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|Author(s):||Anthony P. Hamins; Francine K. Amon; Jason D. Averill; Nelson P. Bryner; David T. Butry; Rick D. Davis; Richard G. Gann; Jeffrey W. Gilman; Samuel L. Manzello; Randall J. McDermott; William E. Mell; Nathan D. Marsh;|
|Title:||Proceedings of the 2009 Workshop on Innovative Fire Protection|
|Published:||February 17, 2010|
|Abstract:||The Innovative Fire Protection Workshop was held at the National Institute of Standards and Technology (NIST) on June 4 and 5, 2009. The 70 participants represented a broad range of stakeholder perspectives, including various non-profit, academic, industry, and government organizations with an interest in fire safety. This report documents the Workshop results, which provided valuable suggestions on how best to reduce fire losses in the United States. The Workshop was broken into 3 plenary and 9 group breakout sessions. During the breakout sessions, the participants met in five Groups ( Breakout Groups ) to discuss various aspects of the national fire problem including fire prevention, fire protection, fire service, wildland-urban interface fires, and cross-cutting issues. This charge of the last group was to focus on areas of overlap and areas that might be overlooked by the other groups. Each of the Breakout Groups was composed of about 10 to 15 participants. The Groups were asked to identify technologies that could reduce fire losses and improve life safety, identify metrics to evaluate the potential of the various technologies, and identify the technical and non-technical barriers that hinder application of the technologies. The Groups were also asked to identify any gaps in measurement science that prevent successful implementation of the technologies. Through this process, more than 200 technologies were identified as potentially important in reducing the national fire problem. The Groups also identified dozens of barriers, both technical and non-technical in nature, and measurement science needs that they felt were preventing successful implementation of enabling technologies. After establishing metrics, the Groups selected a set of the technologies for detailed evaluation, rating the potential of the technologies to have an impact on the fire problem. The results of the group discussions are documented as part of this report.|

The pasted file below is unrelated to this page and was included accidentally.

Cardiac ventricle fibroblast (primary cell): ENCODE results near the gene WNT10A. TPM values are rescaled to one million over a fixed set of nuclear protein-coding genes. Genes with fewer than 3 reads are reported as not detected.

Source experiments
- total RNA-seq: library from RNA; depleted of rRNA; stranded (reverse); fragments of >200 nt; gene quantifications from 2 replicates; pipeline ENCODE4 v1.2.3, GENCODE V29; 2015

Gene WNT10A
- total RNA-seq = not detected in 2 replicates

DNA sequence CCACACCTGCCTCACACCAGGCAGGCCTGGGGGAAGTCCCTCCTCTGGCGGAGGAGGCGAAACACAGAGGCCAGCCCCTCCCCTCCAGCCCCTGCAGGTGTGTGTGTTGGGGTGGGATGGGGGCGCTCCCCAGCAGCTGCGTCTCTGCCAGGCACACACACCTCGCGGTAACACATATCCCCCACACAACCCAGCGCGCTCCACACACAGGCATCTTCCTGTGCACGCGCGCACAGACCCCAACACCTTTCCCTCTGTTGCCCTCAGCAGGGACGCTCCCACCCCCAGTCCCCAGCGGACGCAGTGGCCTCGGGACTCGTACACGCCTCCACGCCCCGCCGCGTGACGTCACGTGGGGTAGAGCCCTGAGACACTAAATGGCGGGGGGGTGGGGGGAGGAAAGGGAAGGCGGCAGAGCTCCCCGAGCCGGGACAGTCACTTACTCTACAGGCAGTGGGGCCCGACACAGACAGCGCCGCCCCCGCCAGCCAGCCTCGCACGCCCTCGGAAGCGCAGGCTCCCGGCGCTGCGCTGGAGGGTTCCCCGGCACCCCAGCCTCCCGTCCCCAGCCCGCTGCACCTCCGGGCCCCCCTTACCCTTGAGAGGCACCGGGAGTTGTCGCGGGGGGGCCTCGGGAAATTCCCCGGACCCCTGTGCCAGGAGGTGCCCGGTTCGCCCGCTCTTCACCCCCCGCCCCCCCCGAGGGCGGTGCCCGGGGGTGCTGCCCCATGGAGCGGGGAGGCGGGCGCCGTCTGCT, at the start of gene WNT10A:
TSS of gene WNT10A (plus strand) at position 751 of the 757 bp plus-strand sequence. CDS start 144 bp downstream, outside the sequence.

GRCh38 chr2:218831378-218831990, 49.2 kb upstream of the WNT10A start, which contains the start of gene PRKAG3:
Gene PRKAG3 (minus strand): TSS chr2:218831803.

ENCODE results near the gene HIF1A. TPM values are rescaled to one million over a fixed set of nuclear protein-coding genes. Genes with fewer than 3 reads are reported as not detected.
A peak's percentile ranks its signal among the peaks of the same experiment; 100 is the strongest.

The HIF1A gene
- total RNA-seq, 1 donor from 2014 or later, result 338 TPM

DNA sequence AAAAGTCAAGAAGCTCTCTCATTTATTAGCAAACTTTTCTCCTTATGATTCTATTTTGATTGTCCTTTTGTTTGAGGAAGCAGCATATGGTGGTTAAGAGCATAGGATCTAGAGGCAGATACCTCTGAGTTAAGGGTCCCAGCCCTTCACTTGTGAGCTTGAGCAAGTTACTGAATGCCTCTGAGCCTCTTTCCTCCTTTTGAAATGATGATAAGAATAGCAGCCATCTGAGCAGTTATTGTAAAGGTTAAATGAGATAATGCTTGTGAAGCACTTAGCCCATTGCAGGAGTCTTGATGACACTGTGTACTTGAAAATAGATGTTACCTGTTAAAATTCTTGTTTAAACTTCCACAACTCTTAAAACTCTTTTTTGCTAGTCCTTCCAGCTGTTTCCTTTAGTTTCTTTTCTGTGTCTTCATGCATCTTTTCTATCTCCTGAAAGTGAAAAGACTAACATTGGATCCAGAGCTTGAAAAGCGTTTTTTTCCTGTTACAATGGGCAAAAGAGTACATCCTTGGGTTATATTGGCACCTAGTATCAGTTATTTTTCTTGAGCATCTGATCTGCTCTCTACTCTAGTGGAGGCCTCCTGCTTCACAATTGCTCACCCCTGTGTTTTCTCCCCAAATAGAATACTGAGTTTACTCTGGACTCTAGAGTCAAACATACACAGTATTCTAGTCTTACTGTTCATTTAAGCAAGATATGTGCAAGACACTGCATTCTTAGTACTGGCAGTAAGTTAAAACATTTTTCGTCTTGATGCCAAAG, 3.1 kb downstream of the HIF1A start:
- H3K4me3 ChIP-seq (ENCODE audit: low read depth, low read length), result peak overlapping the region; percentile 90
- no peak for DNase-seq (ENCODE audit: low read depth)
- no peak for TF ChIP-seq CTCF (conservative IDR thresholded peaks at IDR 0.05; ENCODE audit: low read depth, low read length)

|Citation:||Technical Note (NIST TN) - 1662|
|Keywords:||fire research, roadmap, strategic planning, stakeholders|
|Research Areas:||Building and Fire Research|
|PDF version:||Click here to retrieve PDF version of paper (8MB)|